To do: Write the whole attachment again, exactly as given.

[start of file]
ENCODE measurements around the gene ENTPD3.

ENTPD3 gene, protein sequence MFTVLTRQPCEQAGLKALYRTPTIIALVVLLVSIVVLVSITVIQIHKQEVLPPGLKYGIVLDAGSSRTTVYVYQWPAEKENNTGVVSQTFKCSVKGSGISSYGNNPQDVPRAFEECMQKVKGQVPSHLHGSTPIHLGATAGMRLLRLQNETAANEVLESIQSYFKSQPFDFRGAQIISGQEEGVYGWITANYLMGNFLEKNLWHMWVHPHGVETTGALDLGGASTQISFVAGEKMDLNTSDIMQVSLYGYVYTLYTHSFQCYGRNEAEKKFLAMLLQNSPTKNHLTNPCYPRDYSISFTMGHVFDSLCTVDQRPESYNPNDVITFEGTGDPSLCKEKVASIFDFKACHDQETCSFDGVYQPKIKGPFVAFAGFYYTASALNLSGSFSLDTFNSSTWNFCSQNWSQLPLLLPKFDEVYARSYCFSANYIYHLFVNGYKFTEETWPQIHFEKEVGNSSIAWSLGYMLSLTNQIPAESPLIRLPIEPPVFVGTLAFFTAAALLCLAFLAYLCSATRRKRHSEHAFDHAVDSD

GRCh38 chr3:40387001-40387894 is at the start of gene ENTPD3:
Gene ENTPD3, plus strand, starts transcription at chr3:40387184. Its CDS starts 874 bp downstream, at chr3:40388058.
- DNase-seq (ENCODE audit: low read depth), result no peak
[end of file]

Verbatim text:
ENCODE measurements around the gene ENTPD3.

ENTPD3 gene, protein sequence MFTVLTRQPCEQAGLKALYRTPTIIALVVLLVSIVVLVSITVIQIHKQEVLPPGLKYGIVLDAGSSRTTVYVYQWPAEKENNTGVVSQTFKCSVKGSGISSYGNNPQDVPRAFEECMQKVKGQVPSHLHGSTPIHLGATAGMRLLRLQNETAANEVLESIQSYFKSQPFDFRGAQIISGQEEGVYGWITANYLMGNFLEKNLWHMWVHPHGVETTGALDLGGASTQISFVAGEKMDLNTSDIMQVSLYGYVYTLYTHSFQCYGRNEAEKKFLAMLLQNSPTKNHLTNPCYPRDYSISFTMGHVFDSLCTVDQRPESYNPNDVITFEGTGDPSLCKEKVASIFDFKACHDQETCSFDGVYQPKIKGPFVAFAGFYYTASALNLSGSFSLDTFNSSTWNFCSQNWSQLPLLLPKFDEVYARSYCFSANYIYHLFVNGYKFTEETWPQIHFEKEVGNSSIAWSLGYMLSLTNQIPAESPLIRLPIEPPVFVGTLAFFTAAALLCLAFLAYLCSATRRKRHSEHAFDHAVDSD

GRCh38 chr3:40387001-40387894 is at the start of gene ENTPD3:
Gene ENTPD3, plus strand, starts transcription at chr3:40387184. Its CDS starts 874 bp downstream, at chr3:40388058.
- DNase-seq (ENCODE audit: low read depth), result no peak